But there was something to be said for going out with a professional local crew (that weren't Skipper and Gilligan)

Ian
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Offline Magicman

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Re: Fun on the water
« Reply #15 on: October 24, 2013, 10:20:18 PM »
Thank you Howdy.  I have no idea for what, but thank you.   :D  :D
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Offline sawguy21

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Re: Fun on the water
« Reply #16 on: October 24, 2013, 10:45:56 PM »
 :D :D :D Oh man, that is quite the tale. I'm still laughing. Glad you are o.k.
old age and treachery will always overcome youth and enthusiasm

Offline isawlogs

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Re: Fun on the water
« Reply #17 on: October 24, 2013, 11:54:57 PM »
 I went back and read it again .... My ribs hurt now , again ....   :D :D :D
A man does not always grow wise as he grows old , but he always grows old as he grows wise .

   Marcel

Offline ljohnsaw

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Re: Fun on the water
« Reply #18 on: June 10, 2015, 08:44:54 PM »
Howdy,

So, everyone's wondering, have you been out crabbing since??

Reminds me of the "free" firewood a buddy and I would harvest with a $15 permit.  Between the two of us on 3 trips - Lots of gas as it was WAY out in the middle of nowhere, a blown out tire, one windshield and one expensive wrist watch.  There was probably other stuff but that was 25 years ago and you tend to forget the bad...  Our motto was, "It sure was a nice day for a drive!"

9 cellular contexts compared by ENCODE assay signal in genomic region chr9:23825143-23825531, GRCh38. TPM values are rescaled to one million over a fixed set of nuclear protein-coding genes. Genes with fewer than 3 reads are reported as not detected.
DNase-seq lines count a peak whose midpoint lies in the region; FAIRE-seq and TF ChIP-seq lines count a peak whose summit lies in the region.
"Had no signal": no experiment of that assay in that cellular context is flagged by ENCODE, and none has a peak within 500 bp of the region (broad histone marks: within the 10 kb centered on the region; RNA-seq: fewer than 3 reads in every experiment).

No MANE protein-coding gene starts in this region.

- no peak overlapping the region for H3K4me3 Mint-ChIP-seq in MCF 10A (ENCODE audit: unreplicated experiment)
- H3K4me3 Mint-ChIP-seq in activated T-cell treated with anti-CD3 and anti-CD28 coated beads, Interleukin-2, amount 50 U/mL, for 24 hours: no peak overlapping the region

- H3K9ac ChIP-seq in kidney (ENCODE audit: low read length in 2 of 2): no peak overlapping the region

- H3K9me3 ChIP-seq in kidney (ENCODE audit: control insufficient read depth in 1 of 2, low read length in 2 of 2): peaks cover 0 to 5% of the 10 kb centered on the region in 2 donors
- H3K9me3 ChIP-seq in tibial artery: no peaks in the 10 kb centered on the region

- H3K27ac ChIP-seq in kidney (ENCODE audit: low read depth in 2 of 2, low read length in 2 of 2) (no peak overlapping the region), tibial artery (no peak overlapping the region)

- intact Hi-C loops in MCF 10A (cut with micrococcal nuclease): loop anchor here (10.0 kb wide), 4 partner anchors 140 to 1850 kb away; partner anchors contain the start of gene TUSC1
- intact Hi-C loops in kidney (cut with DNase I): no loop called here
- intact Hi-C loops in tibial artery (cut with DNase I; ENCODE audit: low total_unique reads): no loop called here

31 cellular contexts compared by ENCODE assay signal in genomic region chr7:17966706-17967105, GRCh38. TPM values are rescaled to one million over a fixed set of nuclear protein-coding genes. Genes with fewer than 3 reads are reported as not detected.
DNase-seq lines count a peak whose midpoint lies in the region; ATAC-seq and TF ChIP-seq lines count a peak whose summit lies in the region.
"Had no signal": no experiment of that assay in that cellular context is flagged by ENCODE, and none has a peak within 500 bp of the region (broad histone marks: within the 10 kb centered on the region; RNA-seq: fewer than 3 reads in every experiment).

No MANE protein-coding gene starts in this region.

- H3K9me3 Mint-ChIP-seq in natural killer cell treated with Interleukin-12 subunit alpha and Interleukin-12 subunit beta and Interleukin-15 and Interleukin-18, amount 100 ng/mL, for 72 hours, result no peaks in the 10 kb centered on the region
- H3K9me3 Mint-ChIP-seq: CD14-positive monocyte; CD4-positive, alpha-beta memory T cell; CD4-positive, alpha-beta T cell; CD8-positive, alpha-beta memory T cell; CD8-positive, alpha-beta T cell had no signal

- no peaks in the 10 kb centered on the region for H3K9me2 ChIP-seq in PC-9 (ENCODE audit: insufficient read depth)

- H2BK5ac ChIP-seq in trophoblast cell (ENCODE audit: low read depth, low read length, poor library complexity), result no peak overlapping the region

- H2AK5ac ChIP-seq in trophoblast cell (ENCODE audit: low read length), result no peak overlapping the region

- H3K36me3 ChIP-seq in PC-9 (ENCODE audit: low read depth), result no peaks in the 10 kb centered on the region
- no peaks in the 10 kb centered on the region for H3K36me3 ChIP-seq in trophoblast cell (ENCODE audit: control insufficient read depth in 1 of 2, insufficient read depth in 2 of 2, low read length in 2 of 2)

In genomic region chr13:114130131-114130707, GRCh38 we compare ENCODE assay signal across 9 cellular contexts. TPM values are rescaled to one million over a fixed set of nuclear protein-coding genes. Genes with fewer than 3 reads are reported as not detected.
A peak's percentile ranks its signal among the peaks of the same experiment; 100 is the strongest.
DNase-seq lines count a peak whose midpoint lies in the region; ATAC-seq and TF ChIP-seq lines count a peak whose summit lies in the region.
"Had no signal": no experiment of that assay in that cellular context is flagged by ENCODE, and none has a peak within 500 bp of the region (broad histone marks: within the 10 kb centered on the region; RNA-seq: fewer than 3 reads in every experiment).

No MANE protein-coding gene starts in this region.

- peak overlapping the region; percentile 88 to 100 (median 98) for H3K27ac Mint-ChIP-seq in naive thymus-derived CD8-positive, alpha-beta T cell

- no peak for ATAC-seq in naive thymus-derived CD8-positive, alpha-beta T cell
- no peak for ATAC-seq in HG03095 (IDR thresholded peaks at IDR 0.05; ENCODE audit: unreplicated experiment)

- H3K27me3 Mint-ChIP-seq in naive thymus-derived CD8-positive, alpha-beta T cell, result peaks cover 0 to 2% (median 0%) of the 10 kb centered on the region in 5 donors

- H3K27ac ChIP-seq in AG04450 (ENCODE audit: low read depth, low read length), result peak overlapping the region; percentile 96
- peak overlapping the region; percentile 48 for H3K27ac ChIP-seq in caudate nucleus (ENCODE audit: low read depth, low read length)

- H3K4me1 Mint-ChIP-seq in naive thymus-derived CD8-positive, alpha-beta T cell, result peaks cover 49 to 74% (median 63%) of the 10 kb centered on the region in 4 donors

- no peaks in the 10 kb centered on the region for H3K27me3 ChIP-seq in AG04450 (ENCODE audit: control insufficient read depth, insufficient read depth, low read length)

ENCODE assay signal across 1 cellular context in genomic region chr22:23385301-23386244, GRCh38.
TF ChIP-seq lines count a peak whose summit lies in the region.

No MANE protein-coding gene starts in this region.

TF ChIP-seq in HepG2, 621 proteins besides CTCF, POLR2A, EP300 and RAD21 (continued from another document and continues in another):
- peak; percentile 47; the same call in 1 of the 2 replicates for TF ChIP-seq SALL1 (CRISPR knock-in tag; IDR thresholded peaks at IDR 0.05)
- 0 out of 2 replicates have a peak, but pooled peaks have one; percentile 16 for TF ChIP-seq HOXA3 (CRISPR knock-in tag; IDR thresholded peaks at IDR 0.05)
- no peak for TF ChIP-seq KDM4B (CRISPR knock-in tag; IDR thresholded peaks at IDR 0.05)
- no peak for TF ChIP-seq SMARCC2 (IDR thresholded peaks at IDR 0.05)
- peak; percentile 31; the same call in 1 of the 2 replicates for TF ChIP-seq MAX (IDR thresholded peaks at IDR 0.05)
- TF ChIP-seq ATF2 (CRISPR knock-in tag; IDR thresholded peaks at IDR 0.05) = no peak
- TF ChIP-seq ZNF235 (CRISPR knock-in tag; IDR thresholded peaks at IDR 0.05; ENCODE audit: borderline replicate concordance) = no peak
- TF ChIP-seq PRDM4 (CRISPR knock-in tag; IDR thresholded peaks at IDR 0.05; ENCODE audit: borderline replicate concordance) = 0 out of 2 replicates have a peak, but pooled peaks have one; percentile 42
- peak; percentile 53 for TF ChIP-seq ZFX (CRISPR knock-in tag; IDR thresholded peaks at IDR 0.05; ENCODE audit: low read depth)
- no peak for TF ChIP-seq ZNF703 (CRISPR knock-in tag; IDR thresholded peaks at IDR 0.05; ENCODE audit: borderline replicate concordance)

John Sawicky

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Offline WV Sawmiller

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Re: Fun on the water
« Reply #19 on: June 12, 2015, 08:32:55 AM »
Howdy,

   I thought I was the only one who had days like that.

   It is funny when I hear one of my buddies talk about how cheap it is to eat wild game or fish or such. Killed a nice deer with a $.50 bullet. He doesn't add in the price of the rifle, couple boxes of shells he shot up in practice (or till he finally hit a deer he was shooting at - he will never admit that), his truck, the cuber, bandsaw, vacuum sealer, tree stands, specialty clothes, boots, and sausage stuffer he bought to process the meat, etc. Same with fishing and the boat, gas, licenses, life vest and other required equipment.

   Still in all if you write it off as stress relief and entertainment it is priceless. I am sure is comparable to golfing, tennis, etc. that we use for relaxation.

   Add in the time with your children (or even better when the grandchildren are in the boat with you) and it is certainly a bargain. I have always said some of the best days I had in the woods I never shot at anything (and some of the worst were days when I did kill something). Thx for posting.
Howard Green